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Chinese Plant Names | Family List | Brassicaceae

Thlaspi Linn.


Description from Flora of China

Herbs annual, biennial, or perennial, often glabrous and glaucous. Trichomes absent or simple. Stems prostrate or erect, simple or branched. Basal leaves petiolate or subsessile, rosulate or not, simple, entire or dentate. Cauline leaves sessile, often auriculate, sagittate, or amplexicaul at base, entire or rarely dentate. Racemes ebracteate, elongated or not in fruit. Fruiting pedicels slender, divaricate or ascending, rarely reflexed. Sepals ovate or oblong, erect or ascending, base of lateral pair not saccate, margin membranous. Petals white, rarely purple or yellow; blade obovate, oblong, or spatulate, apex obtuse or emarginate; claw differentiated or not from blade. Stamens 6, tetradynamous; filaments dilated or not at base; anthers ovate or oblong, obtuse at apex. Nectar glands 2 or 4, lateral, often 1 on each side of lateral stamen; median glands absent. Ovules 4-24 per ovary. Fruit dehiscent siliques or silicles, linear, oblong, obovate, obcordate, elliptic, lanceolate, or suborbicular, often apically notched, strongly angustiseptate, sessile; valves keeled, winged or wingless; replum rounded; septum complete, membranous, translucent, veinless; style obsolete or prominent, exserted or included in apical notch of fruit; stigma capitate, entire or slightly 2-lobed. Seeds uniseriate, wingless, oblong, ovoid, or ellipsoid, plump; seed coat smooth, reticulate, rugose, or striate, mucilaginous or not when wetted; cotyledons accumbent or rarely incumbent.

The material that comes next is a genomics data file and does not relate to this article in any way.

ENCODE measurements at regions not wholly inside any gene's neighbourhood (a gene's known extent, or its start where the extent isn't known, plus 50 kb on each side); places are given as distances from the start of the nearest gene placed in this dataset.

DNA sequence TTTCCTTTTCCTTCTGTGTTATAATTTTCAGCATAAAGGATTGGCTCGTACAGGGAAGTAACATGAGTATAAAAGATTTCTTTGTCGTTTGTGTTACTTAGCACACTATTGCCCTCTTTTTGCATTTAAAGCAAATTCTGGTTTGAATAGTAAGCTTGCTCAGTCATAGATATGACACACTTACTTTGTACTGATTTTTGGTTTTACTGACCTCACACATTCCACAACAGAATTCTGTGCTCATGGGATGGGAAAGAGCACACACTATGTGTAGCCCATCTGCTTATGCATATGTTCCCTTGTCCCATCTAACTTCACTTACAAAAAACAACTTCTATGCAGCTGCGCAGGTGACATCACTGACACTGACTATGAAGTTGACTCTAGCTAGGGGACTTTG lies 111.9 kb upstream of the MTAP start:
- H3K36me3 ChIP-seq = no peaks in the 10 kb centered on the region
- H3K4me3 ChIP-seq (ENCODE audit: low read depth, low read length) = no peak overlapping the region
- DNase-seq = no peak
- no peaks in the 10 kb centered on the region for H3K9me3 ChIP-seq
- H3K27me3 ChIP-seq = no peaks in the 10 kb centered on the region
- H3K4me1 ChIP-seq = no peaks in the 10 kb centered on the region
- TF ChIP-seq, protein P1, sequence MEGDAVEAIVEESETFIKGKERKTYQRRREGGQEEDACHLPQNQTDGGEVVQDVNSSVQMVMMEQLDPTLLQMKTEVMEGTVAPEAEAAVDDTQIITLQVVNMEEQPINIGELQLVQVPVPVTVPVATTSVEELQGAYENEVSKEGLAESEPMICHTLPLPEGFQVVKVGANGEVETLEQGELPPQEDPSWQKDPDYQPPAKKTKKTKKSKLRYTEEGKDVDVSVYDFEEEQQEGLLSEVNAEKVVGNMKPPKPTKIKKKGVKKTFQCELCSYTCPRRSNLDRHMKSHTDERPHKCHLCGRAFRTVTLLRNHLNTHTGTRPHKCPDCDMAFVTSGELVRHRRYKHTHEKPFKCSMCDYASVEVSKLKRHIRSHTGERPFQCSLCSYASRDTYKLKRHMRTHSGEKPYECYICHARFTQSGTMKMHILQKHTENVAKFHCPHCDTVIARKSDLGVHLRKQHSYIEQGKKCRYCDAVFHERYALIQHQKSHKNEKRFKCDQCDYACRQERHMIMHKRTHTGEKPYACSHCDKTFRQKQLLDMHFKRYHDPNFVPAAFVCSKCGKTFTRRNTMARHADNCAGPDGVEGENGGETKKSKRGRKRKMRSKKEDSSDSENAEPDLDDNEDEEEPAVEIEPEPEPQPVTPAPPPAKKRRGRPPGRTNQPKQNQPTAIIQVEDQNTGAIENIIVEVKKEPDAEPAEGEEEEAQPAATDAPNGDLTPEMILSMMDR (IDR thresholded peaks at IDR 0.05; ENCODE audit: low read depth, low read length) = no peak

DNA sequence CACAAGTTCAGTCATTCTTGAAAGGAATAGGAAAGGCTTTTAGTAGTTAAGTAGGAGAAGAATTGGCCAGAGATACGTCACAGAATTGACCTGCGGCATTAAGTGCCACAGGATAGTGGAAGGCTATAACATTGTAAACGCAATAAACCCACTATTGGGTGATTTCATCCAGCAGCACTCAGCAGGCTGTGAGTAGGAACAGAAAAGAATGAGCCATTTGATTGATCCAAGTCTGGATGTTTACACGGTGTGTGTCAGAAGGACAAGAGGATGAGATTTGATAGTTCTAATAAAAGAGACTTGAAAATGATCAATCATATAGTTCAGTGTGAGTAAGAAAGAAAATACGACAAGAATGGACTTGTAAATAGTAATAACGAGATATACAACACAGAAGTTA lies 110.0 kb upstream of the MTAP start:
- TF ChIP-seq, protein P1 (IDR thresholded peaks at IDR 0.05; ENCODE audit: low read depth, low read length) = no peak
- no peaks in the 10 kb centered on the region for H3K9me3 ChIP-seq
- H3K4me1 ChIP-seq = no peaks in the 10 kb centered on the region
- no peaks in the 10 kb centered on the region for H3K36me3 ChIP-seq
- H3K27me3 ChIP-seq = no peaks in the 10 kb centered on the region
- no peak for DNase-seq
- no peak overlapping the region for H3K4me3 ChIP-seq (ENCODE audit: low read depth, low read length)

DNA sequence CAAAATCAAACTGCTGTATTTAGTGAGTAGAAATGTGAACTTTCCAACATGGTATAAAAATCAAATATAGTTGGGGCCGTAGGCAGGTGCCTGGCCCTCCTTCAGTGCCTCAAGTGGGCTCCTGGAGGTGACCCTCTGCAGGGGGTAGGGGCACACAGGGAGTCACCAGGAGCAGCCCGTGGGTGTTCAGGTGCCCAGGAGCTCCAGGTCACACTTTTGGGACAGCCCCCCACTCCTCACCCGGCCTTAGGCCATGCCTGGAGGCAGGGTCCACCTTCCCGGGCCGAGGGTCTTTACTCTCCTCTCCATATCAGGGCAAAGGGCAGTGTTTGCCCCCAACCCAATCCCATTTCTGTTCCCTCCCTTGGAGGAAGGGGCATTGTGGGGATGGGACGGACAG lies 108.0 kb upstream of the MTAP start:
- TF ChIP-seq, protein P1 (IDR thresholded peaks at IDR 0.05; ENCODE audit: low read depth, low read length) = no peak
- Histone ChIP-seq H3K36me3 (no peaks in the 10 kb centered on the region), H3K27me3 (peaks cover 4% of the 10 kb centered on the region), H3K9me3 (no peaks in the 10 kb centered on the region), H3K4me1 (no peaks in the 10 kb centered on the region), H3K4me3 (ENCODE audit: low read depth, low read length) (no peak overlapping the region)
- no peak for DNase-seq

Thlaspi was divided by Meyer (Feddes Repert. 84: 449-470. 1970) into 12 genera largely based on seed anatomy. Molecular data provide some support for the recognition of some of Meyer's segregates (e.g., Microthlaspi F. K. Meyer and Noccaea Moench), but such studies are not comprehensive and therefore the traditional broader concept of the genus is tentatively retained in this treatment.

The majority of Chinese and Himalayan material is often difficult to determine to species because of the lack of mature fruit and their remarkable variability in habit, foliage, and flower size.

About 75 species: temperate Eurasia, especially SW Asia and C and S Europe; six species (two endemic) in China.

Lower Taxa


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